Dr Matthew Orlovich (b. 1970) is a freelance composer based in Sydney, Australia. He studied composition at the University of Sydney under the supervision of Associate Professor Eric Gross and Professor Peter Sculthorpe, gaining the degrees of BMus (1st Class Honours & University Medal) and PhD.
His catalogue of scores has garnered the interest and admiration of performers and audiences worldwide and includes music for solo instrumentalists, large and small ensembles, choirs, bands and orchestras.
Highlights of the catalogue include Lo, there is light! (commissioned by The Harvard University Choir, USA), Crazy Logic for saxophone and piano (performed by Gerard McChrystal and Mary Dullea at Wigmore Hall, London), Tides of Ocean (performed by the Asia Pacific Youth Choir at Milan Expo), Aviation (performed by BBC Singers, London), Carnival Capers (commissioned by soloist Barry Cockcroft for performance with the Scottish Chamber Orchestra at the World Saxophone Congress XVI, Scotland), Communion of Reparation for Our Lady of Sorrows (commissioned for performance by the Sydney Conservatorium Chamber Choir upon the occasion of the centenary of the Sydney Conservatorium of Music), Butterflies Dance (performed by Latitude 34 at the inaugural Gondwana World Choral Festival, Sydney), Flying Colours (a saxophone concerto commissioned for performance by the United States Navy Band, Washington D.C.) and Escapade (a concerto for saxophone and band performed by soloist Jérôme Laran with L’orchestre d’harmonie H2O, Toulouse, France).
Matthew’s most recent contributions to the repertoire include a festive choral work for Acappellago (Chicago, USA), a Vivaldi-inspired setting for the choir and soloists of London College of Music (UK), a setting of poetry by Søren Kierkegaard for soprano saxophone and choir commissioned by Brisbane Chamber Choir (QLD, Australia), a concertino commissioned for premiere performance by the Sydney Conservatorium Saxophone Orchestra with soloist Dr Michael Duke at the National Portrait Gallery, Canberra, two new a cappella choral works for Sydney Philharmonia Choirs, as well as new works for Nexas Quartet (Sydney, Australia), Duo Imaginaire (Germany), HD Duo (Sydney, Australia), saxophonists Joseph Lallo & Clifford Leaman (Australia/USA), Ensemble Phantasmagoria (Portugal), plus music for European and US premiere performances at Contrasti Festival (Trento, Italy) and Hot Air Music Festival (San Francisco, USA).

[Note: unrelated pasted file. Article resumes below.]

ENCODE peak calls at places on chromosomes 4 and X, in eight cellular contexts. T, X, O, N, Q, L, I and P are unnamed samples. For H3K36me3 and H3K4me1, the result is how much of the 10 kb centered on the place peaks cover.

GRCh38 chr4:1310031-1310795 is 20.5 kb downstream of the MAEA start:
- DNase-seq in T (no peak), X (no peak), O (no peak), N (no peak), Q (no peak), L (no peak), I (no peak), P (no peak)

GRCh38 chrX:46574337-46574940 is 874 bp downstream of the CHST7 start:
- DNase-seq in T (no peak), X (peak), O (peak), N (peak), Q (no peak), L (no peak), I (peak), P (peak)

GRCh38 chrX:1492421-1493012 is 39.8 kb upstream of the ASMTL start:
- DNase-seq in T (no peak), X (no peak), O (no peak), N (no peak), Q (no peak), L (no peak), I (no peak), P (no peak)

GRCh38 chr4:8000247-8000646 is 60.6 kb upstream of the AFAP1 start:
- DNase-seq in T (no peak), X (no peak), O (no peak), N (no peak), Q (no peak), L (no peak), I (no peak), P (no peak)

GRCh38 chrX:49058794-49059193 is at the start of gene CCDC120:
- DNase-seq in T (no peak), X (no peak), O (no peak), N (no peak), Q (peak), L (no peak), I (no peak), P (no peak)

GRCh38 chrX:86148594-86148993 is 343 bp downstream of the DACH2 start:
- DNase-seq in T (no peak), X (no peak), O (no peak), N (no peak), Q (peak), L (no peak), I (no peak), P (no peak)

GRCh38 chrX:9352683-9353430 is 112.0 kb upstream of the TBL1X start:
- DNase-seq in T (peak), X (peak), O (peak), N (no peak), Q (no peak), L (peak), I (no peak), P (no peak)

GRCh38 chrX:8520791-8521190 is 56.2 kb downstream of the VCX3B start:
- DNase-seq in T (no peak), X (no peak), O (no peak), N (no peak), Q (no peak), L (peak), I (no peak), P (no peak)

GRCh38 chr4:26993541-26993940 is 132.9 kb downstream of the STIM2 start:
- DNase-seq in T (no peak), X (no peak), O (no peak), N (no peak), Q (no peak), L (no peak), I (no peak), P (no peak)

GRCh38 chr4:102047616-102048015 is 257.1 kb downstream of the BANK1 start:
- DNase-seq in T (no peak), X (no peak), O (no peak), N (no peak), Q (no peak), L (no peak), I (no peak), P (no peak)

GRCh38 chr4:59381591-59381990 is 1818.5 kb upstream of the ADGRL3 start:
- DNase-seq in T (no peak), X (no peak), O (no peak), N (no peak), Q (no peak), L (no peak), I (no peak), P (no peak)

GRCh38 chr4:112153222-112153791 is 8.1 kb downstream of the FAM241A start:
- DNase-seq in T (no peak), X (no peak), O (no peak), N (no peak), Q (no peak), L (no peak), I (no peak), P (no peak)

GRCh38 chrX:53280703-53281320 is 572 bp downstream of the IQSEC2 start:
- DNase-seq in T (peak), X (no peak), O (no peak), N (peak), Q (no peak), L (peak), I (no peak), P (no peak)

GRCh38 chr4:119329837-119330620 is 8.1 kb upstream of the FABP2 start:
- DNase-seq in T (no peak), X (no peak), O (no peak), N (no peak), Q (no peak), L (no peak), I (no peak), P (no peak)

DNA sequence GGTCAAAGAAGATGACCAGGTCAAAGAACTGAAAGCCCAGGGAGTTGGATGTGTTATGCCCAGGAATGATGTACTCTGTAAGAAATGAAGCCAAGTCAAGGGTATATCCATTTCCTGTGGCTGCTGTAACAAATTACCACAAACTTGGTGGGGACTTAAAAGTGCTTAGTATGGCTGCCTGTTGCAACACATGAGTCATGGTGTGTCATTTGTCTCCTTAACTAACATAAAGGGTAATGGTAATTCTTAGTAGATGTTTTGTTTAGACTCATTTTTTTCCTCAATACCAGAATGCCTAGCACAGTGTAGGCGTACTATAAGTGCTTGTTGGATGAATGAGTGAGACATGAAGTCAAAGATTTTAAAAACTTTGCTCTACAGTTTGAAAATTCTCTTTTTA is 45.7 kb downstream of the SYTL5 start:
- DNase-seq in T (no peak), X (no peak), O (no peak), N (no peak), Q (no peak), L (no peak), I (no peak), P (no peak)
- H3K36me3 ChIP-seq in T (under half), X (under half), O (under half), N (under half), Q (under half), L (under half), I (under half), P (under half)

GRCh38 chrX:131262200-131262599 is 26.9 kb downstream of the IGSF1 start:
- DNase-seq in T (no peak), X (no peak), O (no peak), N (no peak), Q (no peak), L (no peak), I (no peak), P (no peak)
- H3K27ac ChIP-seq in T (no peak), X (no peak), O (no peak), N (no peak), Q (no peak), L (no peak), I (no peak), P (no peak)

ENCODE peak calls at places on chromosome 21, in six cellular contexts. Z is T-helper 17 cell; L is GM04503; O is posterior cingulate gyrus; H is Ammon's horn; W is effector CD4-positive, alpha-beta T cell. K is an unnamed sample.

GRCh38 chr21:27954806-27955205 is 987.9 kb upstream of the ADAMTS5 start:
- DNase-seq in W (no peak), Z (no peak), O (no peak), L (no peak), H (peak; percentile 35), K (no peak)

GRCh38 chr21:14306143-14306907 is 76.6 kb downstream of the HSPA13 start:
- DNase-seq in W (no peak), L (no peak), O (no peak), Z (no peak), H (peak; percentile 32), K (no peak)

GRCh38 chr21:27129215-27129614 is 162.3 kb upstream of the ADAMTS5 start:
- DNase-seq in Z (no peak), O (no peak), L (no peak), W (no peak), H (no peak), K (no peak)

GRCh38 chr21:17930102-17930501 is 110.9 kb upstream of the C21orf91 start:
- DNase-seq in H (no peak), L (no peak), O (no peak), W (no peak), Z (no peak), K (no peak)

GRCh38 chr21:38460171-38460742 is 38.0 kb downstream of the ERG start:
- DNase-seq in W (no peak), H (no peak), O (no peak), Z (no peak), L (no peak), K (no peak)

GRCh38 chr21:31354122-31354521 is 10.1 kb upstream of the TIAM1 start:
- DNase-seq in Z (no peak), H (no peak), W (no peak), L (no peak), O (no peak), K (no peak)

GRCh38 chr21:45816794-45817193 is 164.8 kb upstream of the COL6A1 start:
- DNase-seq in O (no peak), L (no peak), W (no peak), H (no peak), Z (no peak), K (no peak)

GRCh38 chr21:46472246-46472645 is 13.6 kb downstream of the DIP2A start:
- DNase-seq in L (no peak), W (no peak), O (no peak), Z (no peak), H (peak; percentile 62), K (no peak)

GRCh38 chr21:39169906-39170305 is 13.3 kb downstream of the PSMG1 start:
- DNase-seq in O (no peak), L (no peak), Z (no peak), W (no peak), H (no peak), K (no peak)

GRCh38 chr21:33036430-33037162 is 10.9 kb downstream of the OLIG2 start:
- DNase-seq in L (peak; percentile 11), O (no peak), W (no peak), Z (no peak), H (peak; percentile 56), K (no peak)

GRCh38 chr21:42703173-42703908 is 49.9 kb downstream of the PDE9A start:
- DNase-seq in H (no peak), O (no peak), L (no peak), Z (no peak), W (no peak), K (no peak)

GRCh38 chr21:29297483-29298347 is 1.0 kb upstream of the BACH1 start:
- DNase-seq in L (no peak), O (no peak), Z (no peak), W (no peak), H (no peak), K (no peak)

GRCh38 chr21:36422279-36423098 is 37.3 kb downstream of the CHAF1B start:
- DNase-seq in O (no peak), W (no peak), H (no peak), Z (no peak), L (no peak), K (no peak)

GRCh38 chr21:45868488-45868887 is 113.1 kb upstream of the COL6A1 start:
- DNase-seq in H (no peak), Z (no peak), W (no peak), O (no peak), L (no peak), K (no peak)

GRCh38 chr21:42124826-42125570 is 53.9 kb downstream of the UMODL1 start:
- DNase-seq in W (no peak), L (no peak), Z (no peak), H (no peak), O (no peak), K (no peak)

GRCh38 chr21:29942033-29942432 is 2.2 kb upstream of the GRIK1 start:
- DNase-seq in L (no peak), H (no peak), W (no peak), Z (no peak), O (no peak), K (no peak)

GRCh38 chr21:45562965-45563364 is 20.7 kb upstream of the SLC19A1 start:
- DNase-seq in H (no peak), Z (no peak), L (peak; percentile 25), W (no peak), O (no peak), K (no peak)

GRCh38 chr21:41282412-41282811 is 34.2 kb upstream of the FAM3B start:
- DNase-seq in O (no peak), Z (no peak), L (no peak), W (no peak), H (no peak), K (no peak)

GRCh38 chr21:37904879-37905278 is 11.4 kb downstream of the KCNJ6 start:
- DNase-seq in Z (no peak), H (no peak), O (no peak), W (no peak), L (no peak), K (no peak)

When not composing music, Matthew enjoys getting outdoors to walk, swim, cycle, kayak and sail. To keep in touch with Matthew’s composing endeavours, head over to his website!
Matthew Orlovich is our featured composer for June 2023 – copy and paste the link below into your URL to read our interview with him.
Another Australian work with that characteristic “Orlovich sound” – fresh, buoyant, vital and energized, but without weight and drama. It is always clean on the palate. The sample recording is by the National Youth Choir of Australia.
Combines the text of Brightest and Best of the Sons of the Morning with two verses of Australian bush poet “Banjo” Paterson’s Sunrise on the Coast. Excellent Christmas piece. This work was commissioned in 1996 by The Harvard University Choir.
A six-minute piece that uses the Victor Carrell poem which describes the poet’s return to Australia by sea.
The musical setting of the poem falls broadly into four continuous sections. The opening section comprises a rhythmic and lively music as the choir sings of standing over “tides of ocean”. There follows a calmer music as the poem carries us into the night with images of moon-paths and flying fish which “flash sparks like jewels,” culminating in a “southward dip” which involves all the tenors and basses descending to their lowest registers. The slowly emerging Southern Cross and the excitement of its presence is reflected in the third section of the work by the gradual accretion of voices forming a natural crescendo. The zenith of this crescendo leads the piece to its joyful and spirited conclusion.
Orlovich has a keen ear for the way different texts resonate with each other. This piece uses the traditional Latin text Dulcis Jesu Memoria and Victor Carrell’s Voice of the River which draws on a series of images which address “love” as it is found in some of its myriad manifestations. Commissioned by Graeme Morton’s St Peters Chorale and suitable for a good high school or college choir. It could also be used in church situations as an anthem.